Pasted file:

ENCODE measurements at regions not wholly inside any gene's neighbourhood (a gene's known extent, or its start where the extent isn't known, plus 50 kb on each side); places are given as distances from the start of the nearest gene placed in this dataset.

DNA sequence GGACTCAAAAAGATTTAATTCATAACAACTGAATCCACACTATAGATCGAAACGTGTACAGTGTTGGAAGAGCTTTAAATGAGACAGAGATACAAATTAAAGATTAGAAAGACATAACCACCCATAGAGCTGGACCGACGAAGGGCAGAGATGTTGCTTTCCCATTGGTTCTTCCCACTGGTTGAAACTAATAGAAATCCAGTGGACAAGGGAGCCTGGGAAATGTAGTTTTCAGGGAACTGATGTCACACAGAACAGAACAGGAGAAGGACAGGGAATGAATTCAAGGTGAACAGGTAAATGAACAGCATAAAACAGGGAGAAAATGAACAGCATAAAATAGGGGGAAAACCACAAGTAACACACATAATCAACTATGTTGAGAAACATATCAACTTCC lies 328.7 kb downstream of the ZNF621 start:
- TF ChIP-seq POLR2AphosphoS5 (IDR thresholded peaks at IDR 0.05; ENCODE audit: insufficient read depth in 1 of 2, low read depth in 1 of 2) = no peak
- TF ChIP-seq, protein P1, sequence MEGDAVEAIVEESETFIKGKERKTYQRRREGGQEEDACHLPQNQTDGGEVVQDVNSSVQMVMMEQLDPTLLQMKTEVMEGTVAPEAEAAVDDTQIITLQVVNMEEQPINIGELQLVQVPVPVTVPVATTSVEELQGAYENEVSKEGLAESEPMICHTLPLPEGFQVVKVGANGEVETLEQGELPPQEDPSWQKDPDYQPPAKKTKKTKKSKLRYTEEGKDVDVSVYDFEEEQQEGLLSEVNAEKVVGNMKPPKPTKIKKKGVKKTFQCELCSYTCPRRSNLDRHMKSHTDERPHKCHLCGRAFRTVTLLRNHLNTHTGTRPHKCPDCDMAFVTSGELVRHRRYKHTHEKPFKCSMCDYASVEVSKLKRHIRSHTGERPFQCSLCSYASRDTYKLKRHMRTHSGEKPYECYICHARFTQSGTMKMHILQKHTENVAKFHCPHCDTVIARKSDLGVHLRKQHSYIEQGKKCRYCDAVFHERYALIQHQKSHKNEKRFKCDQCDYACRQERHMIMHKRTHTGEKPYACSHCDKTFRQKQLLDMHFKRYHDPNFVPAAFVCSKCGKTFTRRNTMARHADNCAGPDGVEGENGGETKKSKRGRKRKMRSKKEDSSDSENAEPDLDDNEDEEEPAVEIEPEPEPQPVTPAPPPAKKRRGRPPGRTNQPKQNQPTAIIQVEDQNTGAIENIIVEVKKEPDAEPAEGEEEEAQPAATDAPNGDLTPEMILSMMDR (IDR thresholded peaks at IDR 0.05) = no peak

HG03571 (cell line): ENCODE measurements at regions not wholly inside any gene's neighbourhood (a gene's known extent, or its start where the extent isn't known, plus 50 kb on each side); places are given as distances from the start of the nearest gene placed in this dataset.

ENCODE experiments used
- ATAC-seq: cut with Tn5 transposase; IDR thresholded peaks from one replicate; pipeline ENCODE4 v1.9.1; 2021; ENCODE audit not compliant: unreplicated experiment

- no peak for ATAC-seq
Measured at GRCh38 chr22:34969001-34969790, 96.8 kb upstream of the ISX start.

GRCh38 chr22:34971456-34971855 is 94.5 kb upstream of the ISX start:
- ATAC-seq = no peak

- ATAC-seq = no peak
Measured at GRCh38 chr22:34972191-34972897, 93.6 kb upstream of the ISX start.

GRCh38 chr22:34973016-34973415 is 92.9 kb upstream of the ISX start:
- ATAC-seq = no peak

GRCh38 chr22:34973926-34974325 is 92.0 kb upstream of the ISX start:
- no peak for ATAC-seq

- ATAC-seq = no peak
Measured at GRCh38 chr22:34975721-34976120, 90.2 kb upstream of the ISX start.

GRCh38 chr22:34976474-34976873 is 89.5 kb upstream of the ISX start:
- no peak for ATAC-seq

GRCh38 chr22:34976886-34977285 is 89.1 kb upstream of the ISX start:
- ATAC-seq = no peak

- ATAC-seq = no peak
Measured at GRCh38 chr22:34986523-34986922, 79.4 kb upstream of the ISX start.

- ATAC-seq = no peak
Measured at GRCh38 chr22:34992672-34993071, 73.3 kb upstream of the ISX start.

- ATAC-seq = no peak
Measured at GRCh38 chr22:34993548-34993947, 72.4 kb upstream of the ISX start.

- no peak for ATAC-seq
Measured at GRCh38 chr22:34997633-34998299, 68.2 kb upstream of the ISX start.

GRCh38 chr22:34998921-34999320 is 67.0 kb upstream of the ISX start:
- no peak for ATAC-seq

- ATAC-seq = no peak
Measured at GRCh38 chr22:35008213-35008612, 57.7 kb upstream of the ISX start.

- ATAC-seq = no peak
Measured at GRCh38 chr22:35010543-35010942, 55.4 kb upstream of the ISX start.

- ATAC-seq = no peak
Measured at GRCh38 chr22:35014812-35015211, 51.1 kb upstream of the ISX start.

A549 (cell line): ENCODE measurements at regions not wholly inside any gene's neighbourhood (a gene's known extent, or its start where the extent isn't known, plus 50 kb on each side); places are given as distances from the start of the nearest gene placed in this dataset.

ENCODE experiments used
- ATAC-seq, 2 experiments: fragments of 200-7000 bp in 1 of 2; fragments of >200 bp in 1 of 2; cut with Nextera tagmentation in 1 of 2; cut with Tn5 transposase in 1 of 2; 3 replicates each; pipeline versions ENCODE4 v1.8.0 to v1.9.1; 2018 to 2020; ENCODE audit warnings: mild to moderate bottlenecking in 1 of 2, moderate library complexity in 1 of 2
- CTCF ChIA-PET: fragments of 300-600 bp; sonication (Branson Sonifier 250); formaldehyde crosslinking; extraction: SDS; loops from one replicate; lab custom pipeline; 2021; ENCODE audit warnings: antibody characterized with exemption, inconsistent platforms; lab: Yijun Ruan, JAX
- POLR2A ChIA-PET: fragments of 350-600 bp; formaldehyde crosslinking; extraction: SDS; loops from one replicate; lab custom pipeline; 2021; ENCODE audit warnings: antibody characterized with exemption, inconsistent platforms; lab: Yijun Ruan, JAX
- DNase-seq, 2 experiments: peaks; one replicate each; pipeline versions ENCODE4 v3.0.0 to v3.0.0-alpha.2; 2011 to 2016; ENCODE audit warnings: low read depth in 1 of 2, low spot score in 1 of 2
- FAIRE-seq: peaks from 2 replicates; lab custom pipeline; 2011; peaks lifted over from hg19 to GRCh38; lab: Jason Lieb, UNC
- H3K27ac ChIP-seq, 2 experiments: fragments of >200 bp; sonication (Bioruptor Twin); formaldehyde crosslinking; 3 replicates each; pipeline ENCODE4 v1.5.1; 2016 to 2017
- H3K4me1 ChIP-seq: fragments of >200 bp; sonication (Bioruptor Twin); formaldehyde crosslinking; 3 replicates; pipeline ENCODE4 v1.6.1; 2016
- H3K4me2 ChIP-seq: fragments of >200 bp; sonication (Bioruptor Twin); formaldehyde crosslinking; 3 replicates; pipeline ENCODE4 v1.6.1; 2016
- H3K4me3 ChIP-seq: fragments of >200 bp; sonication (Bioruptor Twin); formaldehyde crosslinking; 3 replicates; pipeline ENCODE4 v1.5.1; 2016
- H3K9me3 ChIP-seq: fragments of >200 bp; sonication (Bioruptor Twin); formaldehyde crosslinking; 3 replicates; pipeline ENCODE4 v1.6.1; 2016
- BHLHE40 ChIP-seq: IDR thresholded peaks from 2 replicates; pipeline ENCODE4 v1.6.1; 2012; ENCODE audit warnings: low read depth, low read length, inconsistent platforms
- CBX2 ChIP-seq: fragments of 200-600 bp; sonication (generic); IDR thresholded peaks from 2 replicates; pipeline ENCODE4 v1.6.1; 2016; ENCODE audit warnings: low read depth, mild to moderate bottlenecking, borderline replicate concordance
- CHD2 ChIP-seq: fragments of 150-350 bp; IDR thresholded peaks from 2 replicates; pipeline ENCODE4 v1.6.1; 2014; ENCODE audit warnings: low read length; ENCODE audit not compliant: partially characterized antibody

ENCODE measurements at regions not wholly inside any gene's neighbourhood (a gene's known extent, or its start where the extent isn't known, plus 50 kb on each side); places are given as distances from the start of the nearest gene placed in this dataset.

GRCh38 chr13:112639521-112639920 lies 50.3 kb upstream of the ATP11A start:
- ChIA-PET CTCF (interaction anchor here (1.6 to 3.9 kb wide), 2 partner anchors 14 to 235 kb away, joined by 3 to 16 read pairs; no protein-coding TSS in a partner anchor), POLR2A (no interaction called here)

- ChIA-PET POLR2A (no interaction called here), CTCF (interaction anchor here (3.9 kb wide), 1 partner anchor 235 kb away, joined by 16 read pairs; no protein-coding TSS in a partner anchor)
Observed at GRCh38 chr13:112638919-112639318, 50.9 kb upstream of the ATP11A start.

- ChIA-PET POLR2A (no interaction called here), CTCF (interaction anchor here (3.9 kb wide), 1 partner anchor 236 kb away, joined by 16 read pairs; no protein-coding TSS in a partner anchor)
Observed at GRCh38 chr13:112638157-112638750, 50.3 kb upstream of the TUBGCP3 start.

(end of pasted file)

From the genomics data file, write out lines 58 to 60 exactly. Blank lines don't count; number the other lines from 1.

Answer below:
- ChIA-PET POLR2A (no interaction called here), CTCF (interaction anchor here (3.9 kb wide), 1 partner anchor 235 kb away, joined by 16 read pairs; no protein-coding TSS in a partner anchor)
Observed at GRCh38 chr13:112638919-112639318, 50.9 kb upstream of the ATP11A start.

- ChIA-PET POLR2A (no interaction called here), CTCF (interaction anchor here (3.9 kb wide), 1 partner anchor 236 kb away, joined by 16 read pairs; no protein-coding TSS in a partner anchor)